Thursday July 26 10:56 PM EDT 2001
Medical authorities recommend that every child be vaccinated against several diseases.
The shots are designed to keep children healthty, but one metro family wants you to know how much they can hurt.
Mark and Jo Womack had what they say was a perfectly healthy baby boy. Devan Womack was born on May 2, 1994, weighing 9 pounds and measuring 21 inches long.
He died on April 19, 2000; two weeks short of his sixth birthday.
"I can't hold him, I can't hear him laugh," Jo says.
"His dying probably wasn't as tough as it had been watching him go through the seizures," Mark says.
Devan's struggles began in September of his first year, Mark says.
"(Jo) let out a yell. 'Something's wrong. He's jerking,'" he says. "I'm sitting there holding him saying, 'See, he's fine. Everything's fine.' And then all of sudden he jerked and you could tell ... it just sent a chill."
The day before, Devan had his DPT shot, and Jo knew the possible side effects.
"The literature I read said in rare instances some children have long-lasting seizure," she says. "In parentheses it said over 30 minutes."
Devan's lasted 70 minutes, and left him with severe brain damage. Countless seizures followed.
"He had one the one week before Christmas, two in January," Mark says. Jo remembers going to the hospital every two to four weeks.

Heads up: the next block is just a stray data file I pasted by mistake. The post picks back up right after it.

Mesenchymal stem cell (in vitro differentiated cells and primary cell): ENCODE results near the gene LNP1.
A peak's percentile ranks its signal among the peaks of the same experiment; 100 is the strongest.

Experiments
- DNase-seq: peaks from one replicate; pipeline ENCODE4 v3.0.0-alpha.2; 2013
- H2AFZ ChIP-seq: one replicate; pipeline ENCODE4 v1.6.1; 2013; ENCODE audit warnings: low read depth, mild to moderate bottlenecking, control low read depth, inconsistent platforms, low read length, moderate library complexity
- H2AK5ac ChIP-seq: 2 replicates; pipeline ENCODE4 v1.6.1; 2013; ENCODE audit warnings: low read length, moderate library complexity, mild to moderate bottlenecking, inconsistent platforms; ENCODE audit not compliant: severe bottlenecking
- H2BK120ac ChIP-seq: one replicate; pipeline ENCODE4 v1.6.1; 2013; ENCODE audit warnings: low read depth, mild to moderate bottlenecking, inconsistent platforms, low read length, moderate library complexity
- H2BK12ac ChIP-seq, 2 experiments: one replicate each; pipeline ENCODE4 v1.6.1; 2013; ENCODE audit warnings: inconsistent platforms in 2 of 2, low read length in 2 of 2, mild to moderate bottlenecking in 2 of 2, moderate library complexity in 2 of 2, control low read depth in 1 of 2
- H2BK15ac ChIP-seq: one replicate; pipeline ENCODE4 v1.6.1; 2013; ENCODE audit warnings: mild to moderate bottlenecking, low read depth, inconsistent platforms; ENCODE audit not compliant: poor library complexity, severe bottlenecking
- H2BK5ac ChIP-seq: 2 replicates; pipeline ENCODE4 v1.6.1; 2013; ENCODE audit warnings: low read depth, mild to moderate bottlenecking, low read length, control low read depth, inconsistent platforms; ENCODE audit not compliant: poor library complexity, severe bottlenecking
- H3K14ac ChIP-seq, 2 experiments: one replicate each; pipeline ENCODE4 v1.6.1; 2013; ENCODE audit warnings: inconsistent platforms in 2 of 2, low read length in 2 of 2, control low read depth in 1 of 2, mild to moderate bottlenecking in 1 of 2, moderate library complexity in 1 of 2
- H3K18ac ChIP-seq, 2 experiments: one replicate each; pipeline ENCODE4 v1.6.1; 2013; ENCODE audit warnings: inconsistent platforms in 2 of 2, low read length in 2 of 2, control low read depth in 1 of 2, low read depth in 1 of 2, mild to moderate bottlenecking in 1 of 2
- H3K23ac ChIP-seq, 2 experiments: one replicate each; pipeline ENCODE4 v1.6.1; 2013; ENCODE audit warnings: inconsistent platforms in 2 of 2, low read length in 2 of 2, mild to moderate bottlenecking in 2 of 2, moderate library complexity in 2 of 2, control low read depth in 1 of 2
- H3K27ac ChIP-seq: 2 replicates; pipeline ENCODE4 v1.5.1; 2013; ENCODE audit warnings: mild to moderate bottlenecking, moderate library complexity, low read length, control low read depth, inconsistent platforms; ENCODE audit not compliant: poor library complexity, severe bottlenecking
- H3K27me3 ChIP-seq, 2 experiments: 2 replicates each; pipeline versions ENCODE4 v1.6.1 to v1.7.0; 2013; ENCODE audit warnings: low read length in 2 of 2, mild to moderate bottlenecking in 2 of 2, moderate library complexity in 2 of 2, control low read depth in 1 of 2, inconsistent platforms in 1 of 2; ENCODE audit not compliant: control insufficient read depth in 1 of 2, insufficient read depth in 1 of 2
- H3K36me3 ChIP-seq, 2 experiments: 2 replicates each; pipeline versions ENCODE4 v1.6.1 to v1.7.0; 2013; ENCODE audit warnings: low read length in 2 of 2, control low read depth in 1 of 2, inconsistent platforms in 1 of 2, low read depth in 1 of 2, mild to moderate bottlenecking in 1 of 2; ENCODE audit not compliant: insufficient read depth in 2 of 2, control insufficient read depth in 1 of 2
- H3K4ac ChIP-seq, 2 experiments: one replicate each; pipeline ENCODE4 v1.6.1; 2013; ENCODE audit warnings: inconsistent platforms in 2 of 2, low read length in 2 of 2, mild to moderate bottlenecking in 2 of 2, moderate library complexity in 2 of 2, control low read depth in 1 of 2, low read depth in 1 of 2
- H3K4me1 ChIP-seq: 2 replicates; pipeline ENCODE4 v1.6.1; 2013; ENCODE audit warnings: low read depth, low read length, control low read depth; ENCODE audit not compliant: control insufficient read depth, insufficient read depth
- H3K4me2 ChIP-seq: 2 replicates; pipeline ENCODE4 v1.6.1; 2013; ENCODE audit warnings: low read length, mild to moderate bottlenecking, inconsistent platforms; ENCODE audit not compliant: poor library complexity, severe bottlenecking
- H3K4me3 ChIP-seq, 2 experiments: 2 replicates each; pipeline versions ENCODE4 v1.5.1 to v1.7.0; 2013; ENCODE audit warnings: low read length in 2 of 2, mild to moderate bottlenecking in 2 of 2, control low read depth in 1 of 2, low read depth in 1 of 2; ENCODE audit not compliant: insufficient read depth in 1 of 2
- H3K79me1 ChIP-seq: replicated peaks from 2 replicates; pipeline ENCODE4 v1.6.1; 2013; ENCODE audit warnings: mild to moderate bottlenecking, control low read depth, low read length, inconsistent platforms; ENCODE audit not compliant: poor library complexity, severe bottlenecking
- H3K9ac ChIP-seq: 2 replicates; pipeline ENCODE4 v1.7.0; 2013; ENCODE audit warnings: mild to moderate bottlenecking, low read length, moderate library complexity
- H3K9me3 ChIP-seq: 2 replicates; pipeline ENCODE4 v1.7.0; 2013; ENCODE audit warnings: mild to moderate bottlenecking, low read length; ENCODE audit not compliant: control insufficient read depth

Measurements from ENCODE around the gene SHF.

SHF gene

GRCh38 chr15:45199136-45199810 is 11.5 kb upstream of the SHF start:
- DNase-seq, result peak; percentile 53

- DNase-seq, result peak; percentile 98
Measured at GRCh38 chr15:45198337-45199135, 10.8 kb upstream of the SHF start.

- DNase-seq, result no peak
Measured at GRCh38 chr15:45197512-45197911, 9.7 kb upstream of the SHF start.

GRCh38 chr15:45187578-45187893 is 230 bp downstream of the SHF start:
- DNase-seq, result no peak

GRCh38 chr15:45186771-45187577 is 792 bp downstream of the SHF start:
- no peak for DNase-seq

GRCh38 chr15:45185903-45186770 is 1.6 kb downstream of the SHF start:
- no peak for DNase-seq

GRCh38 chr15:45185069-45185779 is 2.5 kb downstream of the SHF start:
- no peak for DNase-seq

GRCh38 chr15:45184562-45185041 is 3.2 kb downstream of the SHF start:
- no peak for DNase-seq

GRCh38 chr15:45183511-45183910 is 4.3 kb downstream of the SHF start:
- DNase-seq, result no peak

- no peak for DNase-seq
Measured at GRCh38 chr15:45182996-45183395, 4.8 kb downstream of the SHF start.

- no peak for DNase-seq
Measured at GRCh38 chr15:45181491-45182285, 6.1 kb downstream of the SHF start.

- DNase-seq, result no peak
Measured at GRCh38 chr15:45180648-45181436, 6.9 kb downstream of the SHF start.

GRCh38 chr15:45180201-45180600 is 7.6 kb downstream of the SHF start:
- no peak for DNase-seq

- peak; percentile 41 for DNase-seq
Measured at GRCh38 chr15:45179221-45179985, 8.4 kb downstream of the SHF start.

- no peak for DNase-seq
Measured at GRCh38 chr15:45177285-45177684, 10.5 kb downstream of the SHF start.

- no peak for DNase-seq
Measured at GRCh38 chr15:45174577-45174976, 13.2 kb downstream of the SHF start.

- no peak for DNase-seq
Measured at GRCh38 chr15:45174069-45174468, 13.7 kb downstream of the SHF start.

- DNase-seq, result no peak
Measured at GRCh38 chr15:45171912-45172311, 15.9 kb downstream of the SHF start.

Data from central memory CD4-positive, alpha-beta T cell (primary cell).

The Womacks believed that the DPT shot caused their son's illness. But they didn't understand why one of their children would surving, and another would not.
"For some it's a poison. For others it's not," Mark says. "No one seems to be clear on why some have a reaction and some don't."
Despite the seizures, Devan gave away much in his last year of life -- laughter to his parents and love to strangers. But the Womacks still feel that they were robbed; that they only got a glimpse of what could have been.
Devan's room remains as it was, filled with toys for a healthy boy alongside signs of sick child. The room has French doors near the bed, so that he could hear life in the other rooms.
"Someone said once (vaccines are) an acceptable risk. I can't buy that," Mark says. "I can't buy that because of what happened to mine."
The U.S. government has a fund for children who are injured by vaccines. The feds deny that the DPT shot caused Devan's death, but the government agreed to pay for part of his medical bills.
The Womacks say that in the future, they would wait until a child turned two years old to vaccinate.